Iowa Governor Terry Branstad hosted a public meeting Tuesday in Mt. Pleasant to discuss the drought and its impact on the state.
“It’s important that we do all we can to help people through this difficult time,” Branstad says, “and obviously more rain would help.”
Farmer Wayne Humphreys of Columbus Junction told Branstad that he thinks 30 percent of this year’s corn potential has already been lost. Humphreys looks for a statewide average corn yield of only 120 to 130 bushels per acre.
Farmers told Branstad that federal crop insurance will help them survive. Federal officials say about 90 percent of Iowa grain farmers have crop insurance that will cover drought losses.
However, it’s a different story for livestock producers, who once again face extremely high feed costs. Branstad says he fears a massive liquidation of livestock herds in Iowa.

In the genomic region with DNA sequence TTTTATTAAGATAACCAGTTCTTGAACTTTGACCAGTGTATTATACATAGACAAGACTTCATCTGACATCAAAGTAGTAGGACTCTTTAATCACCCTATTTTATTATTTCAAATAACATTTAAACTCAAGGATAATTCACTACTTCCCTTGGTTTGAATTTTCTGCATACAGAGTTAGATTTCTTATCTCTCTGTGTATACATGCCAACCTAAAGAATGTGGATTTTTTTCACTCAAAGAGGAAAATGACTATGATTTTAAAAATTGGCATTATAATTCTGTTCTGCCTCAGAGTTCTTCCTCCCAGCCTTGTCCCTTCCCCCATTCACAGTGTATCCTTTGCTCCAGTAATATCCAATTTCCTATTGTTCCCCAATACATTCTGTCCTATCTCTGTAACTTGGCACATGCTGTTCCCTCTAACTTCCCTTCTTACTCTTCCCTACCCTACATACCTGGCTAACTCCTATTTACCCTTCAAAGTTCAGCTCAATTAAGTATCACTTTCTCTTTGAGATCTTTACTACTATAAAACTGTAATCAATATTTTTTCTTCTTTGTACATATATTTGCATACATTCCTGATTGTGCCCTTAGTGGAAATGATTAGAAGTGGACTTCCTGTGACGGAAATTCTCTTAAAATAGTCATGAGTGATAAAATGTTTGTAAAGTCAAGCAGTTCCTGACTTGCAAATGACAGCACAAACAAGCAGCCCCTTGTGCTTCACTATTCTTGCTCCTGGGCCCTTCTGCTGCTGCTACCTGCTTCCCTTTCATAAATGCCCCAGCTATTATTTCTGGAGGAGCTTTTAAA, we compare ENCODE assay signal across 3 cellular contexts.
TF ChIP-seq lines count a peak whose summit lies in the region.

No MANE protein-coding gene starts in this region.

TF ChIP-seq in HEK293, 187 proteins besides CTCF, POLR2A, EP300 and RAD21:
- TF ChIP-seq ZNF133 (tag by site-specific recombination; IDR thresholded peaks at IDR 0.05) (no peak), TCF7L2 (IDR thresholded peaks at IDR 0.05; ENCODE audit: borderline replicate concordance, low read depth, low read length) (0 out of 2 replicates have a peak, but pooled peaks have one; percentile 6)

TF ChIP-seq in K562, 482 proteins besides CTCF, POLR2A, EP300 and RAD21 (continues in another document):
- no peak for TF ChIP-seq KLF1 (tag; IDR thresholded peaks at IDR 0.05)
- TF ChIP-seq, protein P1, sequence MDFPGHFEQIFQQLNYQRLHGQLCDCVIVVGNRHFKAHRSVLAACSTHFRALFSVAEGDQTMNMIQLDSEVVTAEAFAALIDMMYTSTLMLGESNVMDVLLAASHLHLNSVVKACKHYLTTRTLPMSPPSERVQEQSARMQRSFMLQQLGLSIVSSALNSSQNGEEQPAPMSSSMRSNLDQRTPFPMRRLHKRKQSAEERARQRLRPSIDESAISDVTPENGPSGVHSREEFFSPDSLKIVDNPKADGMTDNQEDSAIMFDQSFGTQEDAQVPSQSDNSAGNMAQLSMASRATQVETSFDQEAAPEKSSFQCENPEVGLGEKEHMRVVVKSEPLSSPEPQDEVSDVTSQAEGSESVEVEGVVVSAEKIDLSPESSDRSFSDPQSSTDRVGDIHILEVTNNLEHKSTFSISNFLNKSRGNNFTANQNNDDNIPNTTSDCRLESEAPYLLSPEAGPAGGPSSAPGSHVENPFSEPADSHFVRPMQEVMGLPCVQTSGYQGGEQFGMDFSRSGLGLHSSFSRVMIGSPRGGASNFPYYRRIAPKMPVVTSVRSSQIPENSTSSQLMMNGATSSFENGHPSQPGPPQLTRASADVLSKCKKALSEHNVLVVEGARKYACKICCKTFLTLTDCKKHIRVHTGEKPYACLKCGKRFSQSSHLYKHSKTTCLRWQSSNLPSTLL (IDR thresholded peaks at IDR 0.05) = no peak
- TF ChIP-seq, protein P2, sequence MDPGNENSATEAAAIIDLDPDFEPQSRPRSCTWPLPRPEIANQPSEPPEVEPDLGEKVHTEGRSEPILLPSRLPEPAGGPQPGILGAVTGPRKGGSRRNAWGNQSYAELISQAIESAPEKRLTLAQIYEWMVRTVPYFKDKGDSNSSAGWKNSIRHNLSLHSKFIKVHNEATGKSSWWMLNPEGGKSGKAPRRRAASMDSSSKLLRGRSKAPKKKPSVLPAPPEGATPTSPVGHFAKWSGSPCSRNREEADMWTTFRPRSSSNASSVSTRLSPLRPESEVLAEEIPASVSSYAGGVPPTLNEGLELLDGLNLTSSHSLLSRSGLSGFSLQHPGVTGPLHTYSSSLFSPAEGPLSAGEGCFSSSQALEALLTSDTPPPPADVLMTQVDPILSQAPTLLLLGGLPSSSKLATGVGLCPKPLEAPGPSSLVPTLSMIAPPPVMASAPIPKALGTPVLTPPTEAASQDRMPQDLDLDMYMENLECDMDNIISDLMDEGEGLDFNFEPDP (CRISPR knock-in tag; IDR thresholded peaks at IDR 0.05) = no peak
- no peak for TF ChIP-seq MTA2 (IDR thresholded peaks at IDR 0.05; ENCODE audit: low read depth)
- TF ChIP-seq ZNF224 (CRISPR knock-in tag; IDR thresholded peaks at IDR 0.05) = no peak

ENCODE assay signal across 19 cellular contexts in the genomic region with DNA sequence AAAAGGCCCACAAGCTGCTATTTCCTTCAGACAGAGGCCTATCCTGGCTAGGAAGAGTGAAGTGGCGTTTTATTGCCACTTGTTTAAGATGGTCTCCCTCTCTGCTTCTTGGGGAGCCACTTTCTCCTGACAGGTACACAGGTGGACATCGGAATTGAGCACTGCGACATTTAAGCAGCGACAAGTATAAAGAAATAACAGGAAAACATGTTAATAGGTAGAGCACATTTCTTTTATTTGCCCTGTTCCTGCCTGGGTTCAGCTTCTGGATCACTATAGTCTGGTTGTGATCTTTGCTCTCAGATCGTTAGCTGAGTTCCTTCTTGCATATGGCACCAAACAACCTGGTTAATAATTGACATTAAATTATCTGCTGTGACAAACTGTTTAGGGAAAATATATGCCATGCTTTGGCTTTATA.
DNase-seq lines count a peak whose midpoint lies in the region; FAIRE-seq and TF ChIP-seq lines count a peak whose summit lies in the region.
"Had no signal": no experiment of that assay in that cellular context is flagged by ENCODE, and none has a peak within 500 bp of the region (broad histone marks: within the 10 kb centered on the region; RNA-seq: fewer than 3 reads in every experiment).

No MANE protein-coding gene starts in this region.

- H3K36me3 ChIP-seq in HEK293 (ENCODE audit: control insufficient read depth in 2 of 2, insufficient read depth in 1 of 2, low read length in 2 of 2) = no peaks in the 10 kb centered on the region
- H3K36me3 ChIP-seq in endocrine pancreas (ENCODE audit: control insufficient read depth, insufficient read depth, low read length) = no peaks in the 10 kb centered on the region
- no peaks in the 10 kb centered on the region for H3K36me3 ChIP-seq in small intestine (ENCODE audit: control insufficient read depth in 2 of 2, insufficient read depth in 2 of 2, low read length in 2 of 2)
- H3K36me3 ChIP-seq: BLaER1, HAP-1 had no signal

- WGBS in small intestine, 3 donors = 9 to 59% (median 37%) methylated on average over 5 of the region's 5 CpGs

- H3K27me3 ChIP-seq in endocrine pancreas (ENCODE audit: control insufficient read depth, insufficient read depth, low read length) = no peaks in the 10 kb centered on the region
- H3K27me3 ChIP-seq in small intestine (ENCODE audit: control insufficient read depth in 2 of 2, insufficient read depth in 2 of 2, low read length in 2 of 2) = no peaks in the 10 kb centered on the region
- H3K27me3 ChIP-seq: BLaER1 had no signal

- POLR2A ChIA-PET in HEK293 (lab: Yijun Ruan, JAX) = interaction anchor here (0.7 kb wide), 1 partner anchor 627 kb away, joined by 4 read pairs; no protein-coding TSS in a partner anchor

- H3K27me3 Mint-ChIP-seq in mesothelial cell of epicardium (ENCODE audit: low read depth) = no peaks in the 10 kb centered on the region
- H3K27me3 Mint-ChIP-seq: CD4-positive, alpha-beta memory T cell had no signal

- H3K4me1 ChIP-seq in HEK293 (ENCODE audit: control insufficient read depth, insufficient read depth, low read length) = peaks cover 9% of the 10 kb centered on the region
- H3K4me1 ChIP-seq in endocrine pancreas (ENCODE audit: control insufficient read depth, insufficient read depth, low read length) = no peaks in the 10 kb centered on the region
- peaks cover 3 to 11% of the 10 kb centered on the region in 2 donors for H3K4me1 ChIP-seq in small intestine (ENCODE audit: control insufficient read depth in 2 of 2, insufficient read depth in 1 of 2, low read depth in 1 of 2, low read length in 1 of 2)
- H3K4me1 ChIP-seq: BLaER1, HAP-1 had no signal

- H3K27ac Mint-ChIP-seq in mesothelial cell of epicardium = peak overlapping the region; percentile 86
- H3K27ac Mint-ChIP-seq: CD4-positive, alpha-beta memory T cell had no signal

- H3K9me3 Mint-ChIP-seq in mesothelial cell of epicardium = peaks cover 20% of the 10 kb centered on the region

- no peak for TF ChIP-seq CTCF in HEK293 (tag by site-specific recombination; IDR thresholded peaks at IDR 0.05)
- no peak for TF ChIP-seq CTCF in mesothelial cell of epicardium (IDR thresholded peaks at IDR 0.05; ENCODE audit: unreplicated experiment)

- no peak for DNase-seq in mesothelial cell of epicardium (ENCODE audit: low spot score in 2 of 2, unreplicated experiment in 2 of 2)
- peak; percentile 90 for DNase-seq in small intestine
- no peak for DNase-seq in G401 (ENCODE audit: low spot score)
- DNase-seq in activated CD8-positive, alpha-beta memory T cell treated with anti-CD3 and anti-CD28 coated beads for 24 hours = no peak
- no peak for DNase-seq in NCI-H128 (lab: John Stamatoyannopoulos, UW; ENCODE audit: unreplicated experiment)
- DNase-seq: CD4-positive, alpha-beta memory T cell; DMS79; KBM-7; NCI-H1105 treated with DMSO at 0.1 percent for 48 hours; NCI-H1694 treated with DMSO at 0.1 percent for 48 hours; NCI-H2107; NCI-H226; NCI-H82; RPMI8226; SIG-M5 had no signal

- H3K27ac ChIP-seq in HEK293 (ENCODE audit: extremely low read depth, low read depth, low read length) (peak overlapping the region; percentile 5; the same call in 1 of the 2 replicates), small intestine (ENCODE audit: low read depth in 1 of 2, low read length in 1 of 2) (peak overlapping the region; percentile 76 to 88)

“I know last year with the drought in Texas we saw them liquidate a lot of cattle,” Branstad told reporters. “We’d hate to see that happen in Iowa. We are the leading pork producing state. Our cattle numbers have been coming up and that’s made a real difference in the state of Iowa’s revenue situation.”
Iowa State University swine specialist Tom Miller suggests the drought may forever alter the make-up of the pork industry.
“Our industry has kind of been consolidating over the last 10 or 15 years and the people probably most at risk of going out of businesses through this are the smaller, medium-sized farms and the ones that have been the younger producers that don’t have as much equity,” Miller says. “And we really hate to see those people exit the industry.”
State Climatologist Harry Hillaker told the gathering that, statewide, this year’s drought is not yet quite as bad as the last major drought in 1988. But in Hillaker’s words: “Things probably will get worse before they get better.”
Radio Iowa and KILJ, Mt Pleasant contributed to this report.
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